In beginning our series on the new national Australian Consumer Laws (ACL), in this issue we’ll be covering the area of consumer guarantees.
Before you discard this article thinking that the changes won’t impact your role, perhaps take a few seconds at least to skim the information – it might have more relevance than you think…
The ACL brings together a range of new extended rights for consumers. Interestingly the definition of “consumer” doesn’t just mean individuals who are the purchasers of the end products. It can also include businesses.
Given the extended rights for consumers in the new legislation, and the broad definition of who a consumer is, if your business provides goods or services, you might find that it is impacted by this legislation, and your arrangements with your suppliers.
What are the changes to consumer guarantees?
A seller of goods or services to a consumer will now be automatically liable to honour new guarantees to “consumers”, rather than simply being able to send the consumer on to the manufacturer.
Sellers are also provided with some extended rights against manufacturers or importers of goods, where the seller provides a remedy to a consumer for a problem which is caused by the manufacturer or importer.
We have included more information about the details of the changes in other articles, but in summary, while the “consumer guarantees” are similar in many ways to the old legislative provisions of “fitness for purpose” but they go further than those old provisions.
The consumer guarantees differ from the old laws in several significant ways:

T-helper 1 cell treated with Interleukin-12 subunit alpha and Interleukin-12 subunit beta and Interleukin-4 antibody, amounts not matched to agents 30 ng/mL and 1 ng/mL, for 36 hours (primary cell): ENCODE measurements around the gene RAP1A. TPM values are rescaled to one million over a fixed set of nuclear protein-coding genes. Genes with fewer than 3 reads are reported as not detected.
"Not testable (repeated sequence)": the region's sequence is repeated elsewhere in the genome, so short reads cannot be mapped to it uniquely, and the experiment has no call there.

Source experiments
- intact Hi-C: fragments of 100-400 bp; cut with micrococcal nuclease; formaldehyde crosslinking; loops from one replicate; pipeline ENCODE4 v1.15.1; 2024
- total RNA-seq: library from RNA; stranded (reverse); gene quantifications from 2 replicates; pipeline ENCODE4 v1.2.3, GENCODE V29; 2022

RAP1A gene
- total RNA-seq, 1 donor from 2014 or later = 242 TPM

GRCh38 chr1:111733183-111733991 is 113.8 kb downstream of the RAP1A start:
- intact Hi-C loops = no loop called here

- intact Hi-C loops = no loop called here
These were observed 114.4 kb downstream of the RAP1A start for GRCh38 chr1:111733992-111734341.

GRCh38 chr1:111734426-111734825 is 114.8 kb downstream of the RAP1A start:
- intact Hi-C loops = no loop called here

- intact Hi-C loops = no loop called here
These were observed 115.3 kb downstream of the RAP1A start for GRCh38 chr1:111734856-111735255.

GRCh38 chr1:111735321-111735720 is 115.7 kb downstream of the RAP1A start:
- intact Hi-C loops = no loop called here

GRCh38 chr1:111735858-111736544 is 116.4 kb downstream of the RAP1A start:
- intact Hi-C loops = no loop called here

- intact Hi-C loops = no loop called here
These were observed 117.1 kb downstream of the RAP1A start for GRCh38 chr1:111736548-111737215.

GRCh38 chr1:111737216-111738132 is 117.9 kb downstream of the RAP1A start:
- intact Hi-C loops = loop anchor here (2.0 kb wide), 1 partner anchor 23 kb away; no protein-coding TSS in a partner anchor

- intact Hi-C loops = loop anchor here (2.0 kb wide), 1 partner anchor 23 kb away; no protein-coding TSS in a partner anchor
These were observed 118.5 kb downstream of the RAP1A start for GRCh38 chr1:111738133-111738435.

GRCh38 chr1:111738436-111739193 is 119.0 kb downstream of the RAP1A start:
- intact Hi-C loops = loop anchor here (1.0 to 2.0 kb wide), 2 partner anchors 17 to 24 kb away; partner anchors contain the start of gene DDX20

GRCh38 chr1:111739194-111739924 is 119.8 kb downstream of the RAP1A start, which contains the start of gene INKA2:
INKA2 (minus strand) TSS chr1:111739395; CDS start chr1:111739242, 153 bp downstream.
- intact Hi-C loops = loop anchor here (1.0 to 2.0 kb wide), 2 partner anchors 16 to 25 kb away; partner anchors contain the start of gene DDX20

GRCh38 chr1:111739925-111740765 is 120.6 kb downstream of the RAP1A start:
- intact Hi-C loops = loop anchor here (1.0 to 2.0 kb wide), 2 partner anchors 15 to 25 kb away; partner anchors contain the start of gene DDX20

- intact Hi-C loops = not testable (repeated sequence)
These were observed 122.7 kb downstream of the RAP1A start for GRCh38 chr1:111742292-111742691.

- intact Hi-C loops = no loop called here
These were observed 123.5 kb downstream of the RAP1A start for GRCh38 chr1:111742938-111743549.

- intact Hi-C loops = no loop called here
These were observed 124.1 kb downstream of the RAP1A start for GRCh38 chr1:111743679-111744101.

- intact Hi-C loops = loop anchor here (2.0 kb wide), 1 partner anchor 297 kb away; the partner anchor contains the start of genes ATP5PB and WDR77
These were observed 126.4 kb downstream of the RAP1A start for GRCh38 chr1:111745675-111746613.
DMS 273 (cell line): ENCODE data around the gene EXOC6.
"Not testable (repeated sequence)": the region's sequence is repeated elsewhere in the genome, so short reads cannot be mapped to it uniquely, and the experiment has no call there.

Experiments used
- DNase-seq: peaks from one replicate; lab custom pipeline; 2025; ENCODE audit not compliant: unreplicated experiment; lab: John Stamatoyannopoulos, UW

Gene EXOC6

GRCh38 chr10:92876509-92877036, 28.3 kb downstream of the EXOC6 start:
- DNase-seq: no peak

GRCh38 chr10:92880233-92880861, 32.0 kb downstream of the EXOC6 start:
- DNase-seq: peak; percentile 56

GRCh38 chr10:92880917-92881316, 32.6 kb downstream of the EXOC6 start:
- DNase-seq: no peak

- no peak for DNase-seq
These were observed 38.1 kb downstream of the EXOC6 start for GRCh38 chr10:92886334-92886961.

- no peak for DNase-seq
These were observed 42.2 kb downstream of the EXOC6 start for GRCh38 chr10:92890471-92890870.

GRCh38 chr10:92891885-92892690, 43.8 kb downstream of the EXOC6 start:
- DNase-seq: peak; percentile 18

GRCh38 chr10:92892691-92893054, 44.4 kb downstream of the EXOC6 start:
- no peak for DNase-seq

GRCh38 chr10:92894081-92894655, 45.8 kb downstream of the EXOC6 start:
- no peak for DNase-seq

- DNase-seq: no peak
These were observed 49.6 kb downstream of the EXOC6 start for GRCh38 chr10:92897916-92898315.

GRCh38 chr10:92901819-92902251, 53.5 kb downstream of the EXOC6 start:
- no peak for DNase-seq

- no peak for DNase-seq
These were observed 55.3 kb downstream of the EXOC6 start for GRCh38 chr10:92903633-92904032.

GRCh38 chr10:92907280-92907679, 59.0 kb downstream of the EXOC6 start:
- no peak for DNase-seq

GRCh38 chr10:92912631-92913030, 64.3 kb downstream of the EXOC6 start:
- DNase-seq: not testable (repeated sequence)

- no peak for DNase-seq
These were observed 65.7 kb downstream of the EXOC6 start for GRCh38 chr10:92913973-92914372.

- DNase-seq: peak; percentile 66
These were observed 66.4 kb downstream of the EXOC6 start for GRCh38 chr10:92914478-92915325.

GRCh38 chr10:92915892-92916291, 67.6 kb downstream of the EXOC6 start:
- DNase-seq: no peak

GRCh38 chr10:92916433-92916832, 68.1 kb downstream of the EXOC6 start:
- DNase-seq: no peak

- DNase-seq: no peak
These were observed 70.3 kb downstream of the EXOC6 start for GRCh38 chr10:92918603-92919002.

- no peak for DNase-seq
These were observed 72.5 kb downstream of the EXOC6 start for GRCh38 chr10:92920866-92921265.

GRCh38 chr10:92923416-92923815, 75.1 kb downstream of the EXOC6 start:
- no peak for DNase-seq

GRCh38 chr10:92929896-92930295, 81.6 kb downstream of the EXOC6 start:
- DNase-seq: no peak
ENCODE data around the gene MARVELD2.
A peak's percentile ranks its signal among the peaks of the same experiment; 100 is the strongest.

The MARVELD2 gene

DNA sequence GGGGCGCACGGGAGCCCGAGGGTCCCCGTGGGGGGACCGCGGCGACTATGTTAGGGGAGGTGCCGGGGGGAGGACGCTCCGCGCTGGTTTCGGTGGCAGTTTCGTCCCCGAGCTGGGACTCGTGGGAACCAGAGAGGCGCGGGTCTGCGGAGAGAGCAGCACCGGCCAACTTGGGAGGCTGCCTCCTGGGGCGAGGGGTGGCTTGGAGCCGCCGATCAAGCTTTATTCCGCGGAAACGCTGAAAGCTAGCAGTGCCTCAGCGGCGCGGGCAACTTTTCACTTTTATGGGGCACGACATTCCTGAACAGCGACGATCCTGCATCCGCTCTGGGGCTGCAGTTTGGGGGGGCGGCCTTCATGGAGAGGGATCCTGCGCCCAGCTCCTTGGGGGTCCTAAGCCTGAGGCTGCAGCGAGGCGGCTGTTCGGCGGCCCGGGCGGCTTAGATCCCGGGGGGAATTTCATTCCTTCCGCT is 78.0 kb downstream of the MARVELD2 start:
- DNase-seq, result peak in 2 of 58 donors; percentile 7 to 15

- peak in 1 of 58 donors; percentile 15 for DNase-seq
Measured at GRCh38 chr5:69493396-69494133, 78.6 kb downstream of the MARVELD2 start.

- The old concept of “merchantable quality” is out. This has been replaced with a new term: “acceptable quality”. What’s the difference? The test for acceptable quality is based on the question: what would a “reasonable” consumer regard as acceptable in the particular circumstances? I know, sounds a bit vague doesn’t it?
- The consumer now gets its choice of remedies if there has been a “major” failure. In real terms this means that if a customer claims a major failure they can force the supplier to give them a full refund or a replacement product. And it’s the consumer’s choice. So what is you have sold them a car, and it has issues after 2 years? Can you be forced to give them a whole new car??? This is not a change to treat lightly.
- Warranty periods have potentially been extended. The new yardstick is “what would a reasonable consumer consider to be an acceptable length of time for that type of good to last?” Not a definitive definition?
- The requirement to provide spare parts and repair facilities has been extended.
- Comments made by sales people may now be turned into guarantees that you will be bound to honour.
So what does all of this mean for you?
- Some of your purchases might possibly now be viewed as a consumer purchase and you might have some of these protections in your purchases.
- It is critical for you to be aware of your extended liabilities under this legislation with your customers so that you can make the appropriate changes to your supply agreements.
You should consider at least the following changes to your supply arrangements:
- The length of warranties provided to you by your suppliers (do they match up with your company’s increased warranty obligations to their customers?)
- Your supplier’s obligation to make repair facilities and spare parts available (do these obligations line up with your company’s obligations relating to spare parts?)
- Remove any express warranties, unless it’s your intention to honour these
- In your supply contracts remove choice of law clauses which nominate another jurisdiction where Australia would otherwise be the proper jurisdiction for the contract
What do I have to do now?
Any contracts for the supply of goods to “consumers” will need to be reviewed with careful attention on any exclusion clauses, limitation of liability clauses, entire agreement clauses, and express warranties.
And, importantly for anyone involved in purchasing, your contracts with your suppliers should also now be reviewed to ensure that you have protection from them that mirrors your increased obligations under the ACL.
Contact us if you need our help in reviewing your current client terms, your supplier terms and otherwise helping to ensure that you are complying with the new laws, and in protecting your liability.